Col is skiing with a buddy, turned loose on the slopes without an adult. Rose is cruising downtown Durango with a friend, “window-shopping,” their hair swept into high ponytails, ears weighted down with hoop earrings, conflating perhaps, tweenhood with the 1980’s. I am at the grocery store, alone.
The woman in front of me in the check out line is simultaneously cradling a baby, loading groceries onto the conveyor belt, and putting down her toddler’s small revolt over bunny-shaped gummies. She apologizes for the chaos, for the extra time she’s requiring, but I am 100% charmed and have to refrain from advising her to enjoy this fast-moving stream of early childhood, because soon that bundled baby-daughter may be cavorting with her cronies, unsupervised, like an extra from a Cyndi Lauper video.
Col and Rose, ages 12 and 9 1/2, are inching ever farther from the home base of us parents, seeking their identity in the world, in their peers. They’re muddling around in popular culture, in dystopian novels, in PG-13 movies, trailed by the slightest whiff of hormones.
It’s wonderful, this growing up, watching the kids develop autonomy (neither Dan nor I alpine ski nor do we, er, window shop). And it’s terrifying, letting them slip into the stream of society, vulnerable to every passing marketing fad; trusting them with their cabinet of tween advisors, each with similarly undeveloped pre-frontal cortexes.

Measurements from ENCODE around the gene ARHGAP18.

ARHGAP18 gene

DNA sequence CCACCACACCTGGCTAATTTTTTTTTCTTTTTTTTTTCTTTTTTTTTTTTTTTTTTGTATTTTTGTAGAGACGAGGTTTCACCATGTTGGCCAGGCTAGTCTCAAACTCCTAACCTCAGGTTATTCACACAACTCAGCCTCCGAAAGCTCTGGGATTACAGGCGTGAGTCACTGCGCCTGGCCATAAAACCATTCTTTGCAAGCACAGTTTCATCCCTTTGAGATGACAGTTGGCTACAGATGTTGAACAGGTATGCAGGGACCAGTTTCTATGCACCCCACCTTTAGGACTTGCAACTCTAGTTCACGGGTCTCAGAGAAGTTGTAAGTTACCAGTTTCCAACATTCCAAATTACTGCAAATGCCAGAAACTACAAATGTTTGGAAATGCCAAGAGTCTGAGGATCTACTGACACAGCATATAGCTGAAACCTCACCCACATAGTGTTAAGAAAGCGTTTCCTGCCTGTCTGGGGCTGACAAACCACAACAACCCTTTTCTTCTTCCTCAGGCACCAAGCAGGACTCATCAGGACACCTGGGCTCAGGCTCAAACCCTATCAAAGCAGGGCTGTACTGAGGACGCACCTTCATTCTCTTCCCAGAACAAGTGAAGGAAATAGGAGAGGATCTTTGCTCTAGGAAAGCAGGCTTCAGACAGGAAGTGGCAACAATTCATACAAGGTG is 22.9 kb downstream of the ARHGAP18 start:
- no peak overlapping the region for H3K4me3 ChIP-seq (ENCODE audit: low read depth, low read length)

Last Friday night the kids picked up spontaneous sleepovers and Dan and I found ourselves unexpectedly alone in the house. It was lovely to spend time together (Scrabble, wine, etc, etc…) and also the house echoed strangely, loudly, with the absence of the children.
“I guess we’ll be getting used to this,” I said.
“Right, because it’s not like it’s going the other direction,” he replied.
So, we stand on the precipice of something new. There’s freedom and risk. The kids, like all of us, have a tremendous need for belonging, but will mistake ‘fitting in’ for true belonging several hundred times before it all comes clear. Their choices won’t be my choices. Rose’s lovely lashes have been coated in something dark and clumpy lately. If I get to drop Col and his friend at the rec center to play pool while I take a glorious, solo run on the river trail, then I may return to them snarfing something with 55 lab-made ingredients, dropped from the exotic mechanical arm of a vending machine. And I will say nothing, because autonomy is a like a bird; cage it and it withers.